John Dayal: Calls US Congress to interfere in India’s internal matters/elections

By: (name withheld for privacy reason)
Following excerpt from John Dayal’s testimony show his call for interference by the U.S. in India’s internal matters including elections.  Excerpt shows how he bases his call for interference by using atrocities literature compiled and summarized.

Using atrocities literature as the motivation for action

These fears are compounded by increasing radicalization of the political discourse including rhetoric about disenfranchising religious minorities. I wish to bring to the attention of the honorable Members of Congress the realities of the situation of religious minorities on the ground in India. We have spoken of the anti-Sikh massacres, the Christian massacres in Orissa and the recent violence in Muzaffarnagar. But in the past 12 months preceding these elections, Christians have themselves faced 153 cases of violence against us. My colleague Vijayesh Lal, sitting behind me, is one of the forces noticing, recording these cases. And this is just the proven cases.

The use of state, missionary and law enforcement apparatus to harass, intimidate and disenfranchise religious minorities, indulge in mass violence against minorities followed by the extension of impunity to the perpetrators of violence the Government of India itself, in Parliament, has acknowledged 30,000 cases of violence in the last 60 years on record. Most of these cases have seen no persecution of the perpetrators including the police and other forces that I have mentioned. This could increase many-fold.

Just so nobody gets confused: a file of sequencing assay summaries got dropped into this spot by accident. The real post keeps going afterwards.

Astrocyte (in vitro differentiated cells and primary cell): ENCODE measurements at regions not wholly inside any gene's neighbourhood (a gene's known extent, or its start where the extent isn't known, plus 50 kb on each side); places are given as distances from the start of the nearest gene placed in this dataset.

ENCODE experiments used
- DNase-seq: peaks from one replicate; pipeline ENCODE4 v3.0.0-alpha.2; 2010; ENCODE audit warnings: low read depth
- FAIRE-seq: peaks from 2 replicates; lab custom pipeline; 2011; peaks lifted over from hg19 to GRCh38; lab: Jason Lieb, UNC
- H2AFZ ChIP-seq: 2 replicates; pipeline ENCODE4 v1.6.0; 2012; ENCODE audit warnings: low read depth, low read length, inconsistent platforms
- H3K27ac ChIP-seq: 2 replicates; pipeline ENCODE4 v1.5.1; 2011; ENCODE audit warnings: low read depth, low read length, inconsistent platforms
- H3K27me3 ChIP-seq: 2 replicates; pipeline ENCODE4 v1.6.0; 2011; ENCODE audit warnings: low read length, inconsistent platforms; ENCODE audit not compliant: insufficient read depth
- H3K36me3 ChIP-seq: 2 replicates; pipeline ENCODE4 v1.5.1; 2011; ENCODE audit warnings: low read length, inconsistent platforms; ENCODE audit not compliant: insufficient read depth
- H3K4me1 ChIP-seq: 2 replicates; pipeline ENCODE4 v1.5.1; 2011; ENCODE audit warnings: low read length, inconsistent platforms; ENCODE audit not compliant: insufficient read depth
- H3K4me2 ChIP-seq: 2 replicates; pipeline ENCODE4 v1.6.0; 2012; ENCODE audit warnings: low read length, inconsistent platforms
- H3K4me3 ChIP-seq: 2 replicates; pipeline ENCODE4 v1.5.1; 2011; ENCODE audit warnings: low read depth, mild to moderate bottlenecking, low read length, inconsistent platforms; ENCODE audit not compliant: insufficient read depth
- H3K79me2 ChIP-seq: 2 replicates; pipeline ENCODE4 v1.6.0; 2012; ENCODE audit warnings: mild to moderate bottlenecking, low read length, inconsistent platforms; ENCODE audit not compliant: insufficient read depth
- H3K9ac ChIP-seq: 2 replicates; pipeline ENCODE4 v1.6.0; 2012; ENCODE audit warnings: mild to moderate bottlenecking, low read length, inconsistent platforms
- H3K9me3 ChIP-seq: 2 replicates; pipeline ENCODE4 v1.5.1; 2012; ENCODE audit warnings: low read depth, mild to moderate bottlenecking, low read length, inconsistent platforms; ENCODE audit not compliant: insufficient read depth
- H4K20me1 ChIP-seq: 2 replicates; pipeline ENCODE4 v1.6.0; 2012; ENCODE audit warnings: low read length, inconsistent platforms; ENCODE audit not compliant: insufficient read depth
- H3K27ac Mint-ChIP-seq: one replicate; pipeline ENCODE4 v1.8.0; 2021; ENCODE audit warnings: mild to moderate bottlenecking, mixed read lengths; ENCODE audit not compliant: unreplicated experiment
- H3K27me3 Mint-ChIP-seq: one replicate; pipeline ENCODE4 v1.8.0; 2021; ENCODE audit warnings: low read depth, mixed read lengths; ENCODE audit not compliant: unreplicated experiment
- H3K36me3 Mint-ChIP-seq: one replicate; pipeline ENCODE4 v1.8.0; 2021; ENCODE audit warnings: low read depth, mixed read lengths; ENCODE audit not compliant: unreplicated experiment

Calling for direct influence to coerce India

I will take this opportunity therefore to urge the United States Government and the U.S. Congress and indeed all people of the world to engage in the dialogue with the Government of India on issues of human rights and freedom of faith. These rights are guaranteed under the Indian constitution but are violated with impunity all too often. India is a huge market and investment destination and this has so far successfully managed and encouraged the government to ignore or rebuff the scant concerns shown by the international community.

 Calling for influencing Indian elections

I am not going to focus on the issues because my three co-panelists have focused on all of them. I am going to focus on what are the challenges India will face when elections portend to present a result which is prophesied in newspapers and television columns: what happens if Mr. Modi comes to power. I think we now in India face serious challenges to the secular and pluralistic traditions of a country and religious minorities such as Christians, Muslims, Sikhs, and Adivasis are generally fearful of what the future portends.

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